Welcome to National Banana Research Program. As one of the research arms of NARO, the National Banana Research Program is mandated To generate and promote improved banana varieties and practices that enhances banana productivity and utilization.

Cooking banana is traditionally the primary staple food crop of the Great Lakes region (Uganda, Northern Tanzania, Rwanda and Burundi). In Uganda, where over 14 million people depend on banana, the crop is widely grown, especially in the central and southern parts of the country. It is well adapted as a staple because it provides year-round harvests and thus greater labor efficiency and food security. The crop architecture also reduces erosion on slopes where it is usually planted as a perennial.

Banana producers in Uganda face several constraints that include soil fertility, pests and diseases, post-harvesting and marketing problems. Over the years, subsistence banana growers have had to deal with pests such as the banana weevil and nematodes as well as diseases such as Black Sigatoka and bacterial to remain in production.

The Banana Research Programme aims at producing high yielding, pest and disease resistant banana varieties that are acceptable to end-users and developing agronomic practices that improve productivity of the crop. The outputs are generated through the following projects:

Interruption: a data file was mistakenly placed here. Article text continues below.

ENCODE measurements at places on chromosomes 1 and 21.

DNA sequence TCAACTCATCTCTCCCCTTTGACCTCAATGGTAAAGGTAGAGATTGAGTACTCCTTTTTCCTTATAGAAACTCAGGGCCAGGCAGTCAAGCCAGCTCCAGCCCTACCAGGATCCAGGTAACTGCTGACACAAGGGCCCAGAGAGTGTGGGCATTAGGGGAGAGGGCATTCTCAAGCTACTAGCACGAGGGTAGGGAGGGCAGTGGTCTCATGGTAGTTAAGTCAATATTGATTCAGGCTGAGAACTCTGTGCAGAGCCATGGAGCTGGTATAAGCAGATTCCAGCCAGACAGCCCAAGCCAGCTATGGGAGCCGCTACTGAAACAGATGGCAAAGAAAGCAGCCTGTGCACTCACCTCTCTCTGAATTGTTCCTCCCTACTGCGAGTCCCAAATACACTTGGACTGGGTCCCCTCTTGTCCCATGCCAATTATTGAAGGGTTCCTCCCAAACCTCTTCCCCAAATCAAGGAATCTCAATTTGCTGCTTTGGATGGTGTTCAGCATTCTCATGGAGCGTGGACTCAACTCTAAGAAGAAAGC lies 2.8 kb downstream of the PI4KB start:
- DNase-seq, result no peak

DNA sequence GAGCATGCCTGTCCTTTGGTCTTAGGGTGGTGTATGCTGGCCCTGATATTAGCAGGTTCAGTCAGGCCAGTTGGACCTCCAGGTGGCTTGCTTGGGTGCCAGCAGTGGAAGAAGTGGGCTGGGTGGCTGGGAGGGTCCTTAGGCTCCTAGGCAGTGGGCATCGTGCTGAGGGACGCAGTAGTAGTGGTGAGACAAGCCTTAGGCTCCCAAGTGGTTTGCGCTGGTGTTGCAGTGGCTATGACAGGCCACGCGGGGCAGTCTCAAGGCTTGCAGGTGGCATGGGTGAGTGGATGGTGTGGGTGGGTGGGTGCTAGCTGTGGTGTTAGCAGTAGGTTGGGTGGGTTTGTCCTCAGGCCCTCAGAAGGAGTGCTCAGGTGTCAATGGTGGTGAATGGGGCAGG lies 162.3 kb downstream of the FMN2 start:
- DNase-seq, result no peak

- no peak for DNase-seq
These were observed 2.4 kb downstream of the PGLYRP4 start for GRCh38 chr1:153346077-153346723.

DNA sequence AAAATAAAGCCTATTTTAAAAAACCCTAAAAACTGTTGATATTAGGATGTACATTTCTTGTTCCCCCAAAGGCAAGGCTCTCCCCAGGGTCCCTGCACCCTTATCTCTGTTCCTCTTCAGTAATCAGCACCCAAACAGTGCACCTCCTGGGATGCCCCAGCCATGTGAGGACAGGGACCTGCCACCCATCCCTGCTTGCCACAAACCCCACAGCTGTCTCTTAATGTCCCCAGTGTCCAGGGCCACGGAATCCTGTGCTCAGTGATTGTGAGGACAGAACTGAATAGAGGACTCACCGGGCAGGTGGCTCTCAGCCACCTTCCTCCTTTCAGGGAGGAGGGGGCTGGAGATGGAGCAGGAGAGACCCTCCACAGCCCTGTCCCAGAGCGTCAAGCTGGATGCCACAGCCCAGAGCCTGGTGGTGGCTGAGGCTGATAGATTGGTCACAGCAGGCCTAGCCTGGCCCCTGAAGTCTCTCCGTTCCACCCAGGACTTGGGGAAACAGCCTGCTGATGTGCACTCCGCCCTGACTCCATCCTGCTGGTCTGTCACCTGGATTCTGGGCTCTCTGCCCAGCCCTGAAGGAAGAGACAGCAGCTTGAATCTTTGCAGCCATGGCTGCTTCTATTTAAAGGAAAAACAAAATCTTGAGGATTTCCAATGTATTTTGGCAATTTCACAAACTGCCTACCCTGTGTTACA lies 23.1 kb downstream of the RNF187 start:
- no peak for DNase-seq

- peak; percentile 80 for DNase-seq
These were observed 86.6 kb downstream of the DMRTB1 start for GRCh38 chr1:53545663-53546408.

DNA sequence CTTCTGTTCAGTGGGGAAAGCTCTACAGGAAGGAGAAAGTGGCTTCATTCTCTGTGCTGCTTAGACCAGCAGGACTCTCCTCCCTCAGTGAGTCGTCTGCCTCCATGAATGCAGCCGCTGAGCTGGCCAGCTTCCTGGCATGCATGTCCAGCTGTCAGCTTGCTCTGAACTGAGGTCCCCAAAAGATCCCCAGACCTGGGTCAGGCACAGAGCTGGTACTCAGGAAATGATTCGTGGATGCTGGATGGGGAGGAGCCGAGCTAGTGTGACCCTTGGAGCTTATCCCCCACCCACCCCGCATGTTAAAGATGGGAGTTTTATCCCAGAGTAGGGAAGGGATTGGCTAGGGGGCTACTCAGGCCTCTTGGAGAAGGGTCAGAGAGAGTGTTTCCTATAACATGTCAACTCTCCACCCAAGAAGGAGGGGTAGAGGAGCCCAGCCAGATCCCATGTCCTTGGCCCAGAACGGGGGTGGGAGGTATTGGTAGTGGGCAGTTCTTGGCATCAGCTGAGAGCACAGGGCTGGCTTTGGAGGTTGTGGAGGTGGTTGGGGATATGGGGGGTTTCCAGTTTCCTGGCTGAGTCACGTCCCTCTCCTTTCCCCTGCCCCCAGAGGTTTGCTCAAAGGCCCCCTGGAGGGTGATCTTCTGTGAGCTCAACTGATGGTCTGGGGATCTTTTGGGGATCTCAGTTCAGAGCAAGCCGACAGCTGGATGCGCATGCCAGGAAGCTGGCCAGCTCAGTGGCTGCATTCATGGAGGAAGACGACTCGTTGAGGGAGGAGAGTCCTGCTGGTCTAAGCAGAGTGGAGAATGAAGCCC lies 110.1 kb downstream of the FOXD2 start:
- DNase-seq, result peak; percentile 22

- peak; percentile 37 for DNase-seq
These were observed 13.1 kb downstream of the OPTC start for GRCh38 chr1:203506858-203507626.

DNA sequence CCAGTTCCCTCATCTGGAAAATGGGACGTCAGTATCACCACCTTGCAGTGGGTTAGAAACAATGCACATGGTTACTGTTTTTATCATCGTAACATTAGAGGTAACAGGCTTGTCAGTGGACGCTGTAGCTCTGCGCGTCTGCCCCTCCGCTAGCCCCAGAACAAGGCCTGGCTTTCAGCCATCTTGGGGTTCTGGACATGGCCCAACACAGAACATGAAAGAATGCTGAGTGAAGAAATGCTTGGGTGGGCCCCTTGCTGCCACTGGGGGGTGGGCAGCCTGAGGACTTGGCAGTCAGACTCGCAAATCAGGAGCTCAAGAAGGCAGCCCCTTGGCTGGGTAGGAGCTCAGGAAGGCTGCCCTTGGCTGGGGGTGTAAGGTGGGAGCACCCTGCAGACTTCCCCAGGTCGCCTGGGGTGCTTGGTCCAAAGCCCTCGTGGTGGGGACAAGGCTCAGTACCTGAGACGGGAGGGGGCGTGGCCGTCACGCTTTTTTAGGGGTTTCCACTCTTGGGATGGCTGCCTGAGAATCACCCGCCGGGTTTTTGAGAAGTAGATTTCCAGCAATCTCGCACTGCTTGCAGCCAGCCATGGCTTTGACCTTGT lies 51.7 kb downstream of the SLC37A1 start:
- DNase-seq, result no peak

Questions related to Banana Programme . We also collaborate with other research scientists both regional and International and if you have any questions, do not hesitate to get in touch. You can write to us through the contact page and we will get back to you quickly.

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article thumbnailBushenyi District has registered a fall in production of cash and food crops in the last three years. This has been attributed to diverse weather conditions according to Amon Natwebembera, the...
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The vast majority of the bananas currently grown and consumed were not conventionally bred but are selections made over probably thousands of years from naturally occurring hybrids. Cultivated bananas are very nearly sterile and as a consequence are not propagated from seed but rather through vegetative propagation, primarily suckers as well as more recently micropropagated or tissue cultured bananas. These factors, very old selections, near sterility and vegetative propagation, mean that these bananas have not been genetically improved either for resistance or improved quality and are becoming increasing in affected by serious pests and diseases.

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